Blocked Posts: A Trainer
Since the pre-ordained head of the Press Service in DPI is not likely to have a clue in performing the daily functions, the cost-effective and transparent clique has decided to bring in an experienced adviser to help. So, the retired adviser -- who is best remembered by his colleagues for playing computer games and listening to jazz music on UN time -- would come in and brief the incoming new chief on his daily work. But possibly due to linguistic differences, they both may need a third person as an interpreter, someone who would speak both English and Japanese. And we haven't even mentioned French, the other working language of the Press Service.

Some soccer fans following this development were reminded of a case where Brazilian coach Zagalo was hired by a Gulf country to train its team for a reported $1 million. Afterwards, it transpired that Zagalo's English was not adequate; neither, of course, was his Arabic. Thus, two additional athletes were hired to run the field along with the coach: one, breathlessly conveying the shouts from Portuguese to English; and the other, equally alert, conveying the targets in halting Arabic. That team, by the way, never won a single game, and Zagalo returned home and eventually gave away the last mondial championship even when he had an authentic Brazilian team.

Women Achievers
Sue Markham of DPI will be the next spokesperson for the President of the forthcoming session of the General Assembly. Finland will take that chair, thanks to sterling spadework by Ambassador Marjatta Rasi. An experienced communicator, Sue is expected to develop specific media projects to highlight issues of immediate interest, and to place her own stamp on the delivery of news coverage of the General Assembly. She succeeds Shirley Brownell, who did an outstanding job supporting General Assembly President Theo-Ben Gurirab despite lack of resources. It should be noted that Leona Forman, too, succeeded with flying colours as spokesperson for a Portuguese President of the General Assembly. So did our colleague Nadia Younes, former Director of the Media Division and current Chief of Protocol who is on mission to Kosovo. These women, and many unsung others, are obvious proof that, given the chance, that is, placed in the right assignment, they can deliver way above expectations. Just give them a break.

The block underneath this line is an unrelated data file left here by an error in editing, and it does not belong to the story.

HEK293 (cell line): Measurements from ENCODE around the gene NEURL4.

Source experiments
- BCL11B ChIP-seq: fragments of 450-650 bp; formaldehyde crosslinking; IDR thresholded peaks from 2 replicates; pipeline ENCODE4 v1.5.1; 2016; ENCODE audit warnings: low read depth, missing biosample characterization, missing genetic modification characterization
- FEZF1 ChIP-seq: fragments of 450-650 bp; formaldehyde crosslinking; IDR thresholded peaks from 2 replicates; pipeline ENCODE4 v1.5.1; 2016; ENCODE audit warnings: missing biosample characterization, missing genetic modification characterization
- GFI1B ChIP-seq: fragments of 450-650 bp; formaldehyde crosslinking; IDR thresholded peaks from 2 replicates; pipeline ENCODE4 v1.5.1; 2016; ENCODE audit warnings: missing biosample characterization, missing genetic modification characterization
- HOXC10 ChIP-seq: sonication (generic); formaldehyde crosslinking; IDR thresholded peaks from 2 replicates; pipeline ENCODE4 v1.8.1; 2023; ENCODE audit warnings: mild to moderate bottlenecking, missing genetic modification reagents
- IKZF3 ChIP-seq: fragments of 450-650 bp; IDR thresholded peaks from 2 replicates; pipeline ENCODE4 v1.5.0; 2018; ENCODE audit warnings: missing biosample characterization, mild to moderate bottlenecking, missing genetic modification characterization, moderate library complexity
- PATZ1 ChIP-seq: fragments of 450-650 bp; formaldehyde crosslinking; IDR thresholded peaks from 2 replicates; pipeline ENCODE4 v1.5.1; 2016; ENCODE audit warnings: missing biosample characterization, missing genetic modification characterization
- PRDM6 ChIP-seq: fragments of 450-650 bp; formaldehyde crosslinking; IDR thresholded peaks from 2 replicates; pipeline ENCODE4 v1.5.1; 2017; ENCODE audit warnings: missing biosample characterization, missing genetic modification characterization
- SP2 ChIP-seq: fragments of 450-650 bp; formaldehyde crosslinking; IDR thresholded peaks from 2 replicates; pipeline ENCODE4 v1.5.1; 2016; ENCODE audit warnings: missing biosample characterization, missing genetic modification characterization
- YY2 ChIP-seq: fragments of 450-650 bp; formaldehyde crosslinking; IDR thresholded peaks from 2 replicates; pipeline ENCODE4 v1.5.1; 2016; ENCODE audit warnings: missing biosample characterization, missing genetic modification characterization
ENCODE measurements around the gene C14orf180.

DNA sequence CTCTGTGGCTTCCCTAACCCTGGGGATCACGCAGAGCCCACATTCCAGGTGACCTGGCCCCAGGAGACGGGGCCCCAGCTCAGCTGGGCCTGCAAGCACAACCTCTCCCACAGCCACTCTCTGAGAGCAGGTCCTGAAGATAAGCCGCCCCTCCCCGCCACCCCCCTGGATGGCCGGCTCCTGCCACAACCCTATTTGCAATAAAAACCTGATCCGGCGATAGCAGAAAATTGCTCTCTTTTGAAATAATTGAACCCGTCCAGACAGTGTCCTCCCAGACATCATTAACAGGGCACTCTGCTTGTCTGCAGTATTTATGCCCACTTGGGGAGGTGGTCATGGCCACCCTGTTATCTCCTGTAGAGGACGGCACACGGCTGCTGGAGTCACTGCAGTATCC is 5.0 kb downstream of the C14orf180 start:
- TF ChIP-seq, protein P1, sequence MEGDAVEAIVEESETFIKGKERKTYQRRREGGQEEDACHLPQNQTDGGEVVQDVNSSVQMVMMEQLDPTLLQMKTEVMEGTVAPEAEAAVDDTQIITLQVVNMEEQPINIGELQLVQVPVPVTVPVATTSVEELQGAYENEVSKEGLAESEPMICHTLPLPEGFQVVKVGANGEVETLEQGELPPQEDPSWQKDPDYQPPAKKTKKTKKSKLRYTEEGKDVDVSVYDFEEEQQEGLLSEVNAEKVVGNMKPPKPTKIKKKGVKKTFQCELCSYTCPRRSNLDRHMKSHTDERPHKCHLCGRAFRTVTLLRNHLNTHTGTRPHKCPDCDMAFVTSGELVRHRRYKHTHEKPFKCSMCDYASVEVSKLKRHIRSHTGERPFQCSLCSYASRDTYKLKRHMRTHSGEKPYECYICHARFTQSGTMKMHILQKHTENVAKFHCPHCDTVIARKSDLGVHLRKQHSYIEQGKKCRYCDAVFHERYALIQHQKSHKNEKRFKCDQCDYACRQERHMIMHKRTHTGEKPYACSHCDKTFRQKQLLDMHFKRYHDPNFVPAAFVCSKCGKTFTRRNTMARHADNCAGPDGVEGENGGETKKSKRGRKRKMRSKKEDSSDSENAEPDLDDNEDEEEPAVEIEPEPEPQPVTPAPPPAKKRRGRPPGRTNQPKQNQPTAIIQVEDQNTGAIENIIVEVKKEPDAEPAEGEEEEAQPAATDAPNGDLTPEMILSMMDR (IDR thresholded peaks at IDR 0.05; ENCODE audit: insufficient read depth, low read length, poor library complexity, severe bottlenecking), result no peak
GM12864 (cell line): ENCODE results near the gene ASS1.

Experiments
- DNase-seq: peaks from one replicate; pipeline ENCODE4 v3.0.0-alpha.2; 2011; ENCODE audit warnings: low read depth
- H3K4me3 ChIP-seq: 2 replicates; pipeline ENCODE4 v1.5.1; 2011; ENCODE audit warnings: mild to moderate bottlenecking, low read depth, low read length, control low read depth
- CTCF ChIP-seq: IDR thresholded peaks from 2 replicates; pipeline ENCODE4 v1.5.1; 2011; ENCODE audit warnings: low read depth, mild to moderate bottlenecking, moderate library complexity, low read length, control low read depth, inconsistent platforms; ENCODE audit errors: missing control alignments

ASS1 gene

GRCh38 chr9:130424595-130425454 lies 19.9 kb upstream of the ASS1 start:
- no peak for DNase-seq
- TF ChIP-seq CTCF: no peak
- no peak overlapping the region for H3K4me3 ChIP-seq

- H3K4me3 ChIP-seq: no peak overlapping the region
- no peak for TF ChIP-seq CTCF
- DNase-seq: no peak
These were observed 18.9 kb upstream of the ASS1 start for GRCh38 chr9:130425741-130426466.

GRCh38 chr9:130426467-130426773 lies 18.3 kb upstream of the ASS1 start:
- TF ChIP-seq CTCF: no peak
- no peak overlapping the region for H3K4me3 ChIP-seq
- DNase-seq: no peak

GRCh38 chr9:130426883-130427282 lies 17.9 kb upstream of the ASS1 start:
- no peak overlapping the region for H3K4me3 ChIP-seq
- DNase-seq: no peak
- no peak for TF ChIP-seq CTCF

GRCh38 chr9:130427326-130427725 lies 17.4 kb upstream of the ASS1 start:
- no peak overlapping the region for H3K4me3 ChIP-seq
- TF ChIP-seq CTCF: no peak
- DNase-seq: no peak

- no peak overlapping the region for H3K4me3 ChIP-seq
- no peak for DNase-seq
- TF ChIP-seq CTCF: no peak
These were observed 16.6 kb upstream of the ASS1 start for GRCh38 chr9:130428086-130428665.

Post of ESCWA Executive Secretary
It seems that Mr. Hazem El-Beblawi, Executive Secretary of ESCWA, is scheduled to leave by November. But don't count him out yet. His chances may diminish further if an Egyptian woman takes a senior post in the United Nations Population Fund (UNFPA). Also, Jordan may have candidates for that post, but the appointment of a Jordanian to head UNDP's Arab States Bureau is likely to diminish the chances of another Jordanian, particularly if Prince Hassan of Jordan is also appointed to UNHCR.

Iraq certainly has qualified candidates, although most of them may be outside Baghdad. There is no senior Iraqi in the system, since the departure of Ambassador Ismat Kittani. And former Ambassador Nizar Hamdoon, who would be a likely candidate, is, very sadly, in failing health. Lebanon is limited by being the host country, although that did not preclude a Jordanian for the post when ESCWA was based in Amman. Syria may produce a candidate if Mr. El-Beblawi's fate were sealed. A master stroke would be the appointment of the dean of Arab diplomats in New York, Ambassador Abdalla Al-Ashtal of Yemen, the longest serving Permanent Representative to the UN, who is highly regarded all-round. But with current financial calculations at UN Headquarters, don't discount someone from the Gulf.

A pleasant surprise would be a woman, which would be a first, and any Secretary-General is tempted by firsts. Two contenders could be the current Deputy Executive Secretary, Ms. Mariam Al-Awadi of Kuwait, who would never make an approach out of loyalty to her immediate boss and friend. (But if he is definitely leaving, he may wish her to take his post.) Another may be a former Deputy, Ms. Soraya Sherif, a Saudi who is now a senior official of UNFPA. With Saudi backing, she may go for both the UNFPA and ESCWA posts, whichever is more feasible or comes first. Having risen through the ranks, Soraya has lots of friends and a number of adversaries at the Beirut headquarters. Traditionally, neither Kuwait nor Saudi Arabia would wish to appear at odds over a UN post. Most likely, they will agree discretely at home and pass the message on to their Missions in New York.

Mark makes his Mark